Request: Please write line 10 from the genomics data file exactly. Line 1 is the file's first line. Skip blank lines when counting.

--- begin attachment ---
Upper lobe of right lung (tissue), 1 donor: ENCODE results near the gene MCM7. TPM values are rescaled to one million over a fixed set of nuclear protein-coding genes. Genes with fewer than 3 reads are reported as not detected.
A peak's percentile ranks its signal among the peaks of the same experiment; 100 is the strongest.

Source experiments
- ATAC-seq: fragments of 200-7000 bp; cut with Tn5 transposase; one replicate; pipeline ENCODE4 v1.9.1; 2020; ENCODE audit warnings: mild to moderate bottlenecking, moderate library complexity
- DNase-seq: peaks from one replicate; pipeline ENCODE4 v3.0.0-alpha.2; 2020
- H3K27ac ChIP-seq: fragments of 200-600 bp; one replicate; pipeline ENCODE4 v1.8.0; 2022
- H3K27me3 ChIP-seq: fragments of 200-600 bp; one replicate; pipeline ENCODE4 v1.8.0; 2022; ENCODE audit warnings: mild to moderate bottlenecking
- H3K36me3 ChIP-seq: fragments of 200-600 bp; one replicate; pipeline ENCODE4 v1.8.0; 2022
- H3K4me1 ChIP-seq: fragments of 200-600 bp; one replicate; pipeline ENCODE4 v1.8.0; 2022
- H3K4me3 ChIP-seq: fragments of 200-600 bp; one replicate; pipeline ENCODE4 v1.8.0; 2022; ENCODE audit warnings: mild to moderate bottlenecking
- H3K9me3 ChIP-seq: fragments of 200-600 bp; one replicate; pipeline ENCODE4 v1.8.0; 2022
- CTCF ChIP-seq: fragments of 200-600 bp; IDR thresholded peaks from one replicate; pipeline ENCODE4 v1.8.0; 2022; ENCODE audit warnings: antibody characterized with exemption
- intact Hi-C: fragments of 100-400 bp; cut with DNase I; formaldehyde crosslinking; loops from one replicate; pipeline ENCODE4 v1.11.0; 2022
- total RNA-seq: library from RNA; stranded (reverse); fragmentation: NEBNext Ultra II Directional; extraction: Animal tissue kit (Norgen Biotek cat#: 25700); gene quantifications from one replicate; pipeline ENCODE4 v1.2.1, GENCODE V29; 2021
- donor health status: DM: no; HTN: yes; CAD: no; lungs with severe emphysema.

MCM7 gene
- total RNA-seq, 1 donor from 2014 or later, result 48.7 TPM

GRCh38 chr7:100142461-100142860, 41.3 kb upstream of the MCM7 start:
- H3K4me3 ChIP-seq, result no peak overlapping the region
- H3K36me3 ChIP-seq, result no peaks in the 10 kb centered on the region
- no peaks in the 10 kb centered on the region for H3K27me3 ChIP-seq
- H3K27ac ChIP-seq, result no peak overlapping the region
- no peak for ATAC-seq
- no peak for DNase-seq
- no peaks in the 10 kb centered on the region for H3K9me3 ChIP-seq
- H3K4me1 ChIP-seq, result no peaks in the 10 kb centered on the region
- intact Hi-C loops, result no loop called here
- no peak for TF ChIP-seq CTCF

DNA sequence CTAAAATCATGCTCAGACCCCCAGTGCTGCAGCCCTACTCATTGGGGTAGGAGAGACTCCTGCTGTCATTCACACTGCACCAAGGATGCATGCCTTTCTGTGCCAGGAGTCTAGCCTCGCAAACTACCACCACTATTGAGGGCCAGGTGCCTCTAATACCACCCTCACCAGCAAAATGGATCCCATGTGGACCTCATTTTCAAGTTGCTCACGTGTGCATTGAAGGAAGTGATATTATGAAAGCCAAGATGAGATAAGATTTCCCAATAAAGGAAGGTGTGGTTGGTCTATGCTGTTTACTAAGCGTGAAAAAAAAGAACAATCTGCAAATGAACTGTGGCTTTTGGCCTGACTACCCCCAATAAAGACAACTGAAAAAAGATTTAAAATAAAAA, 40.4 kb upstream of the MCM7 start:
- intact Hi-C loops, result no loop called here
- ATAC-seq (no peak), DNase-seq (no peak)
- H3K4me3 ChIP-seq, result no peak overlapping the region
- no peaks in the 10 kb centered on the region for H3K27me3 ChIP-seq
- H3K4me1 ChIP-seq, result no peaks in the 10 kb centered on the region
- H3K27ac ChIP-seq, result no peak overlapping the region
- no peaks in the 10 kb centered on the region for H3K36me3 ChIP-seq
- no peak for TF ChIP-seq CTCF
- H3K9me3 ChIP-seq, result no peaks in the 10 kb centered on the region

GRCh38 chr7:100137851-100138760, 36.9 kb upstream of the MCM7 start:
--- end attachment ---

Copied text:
- H3K4me3 ChIP-seq: fragments of 200-600 bp; one replicate; pipeline ENCODE4 v1.8.0; 2022; ENCODE audit warnings: mild to moderate bottlenecking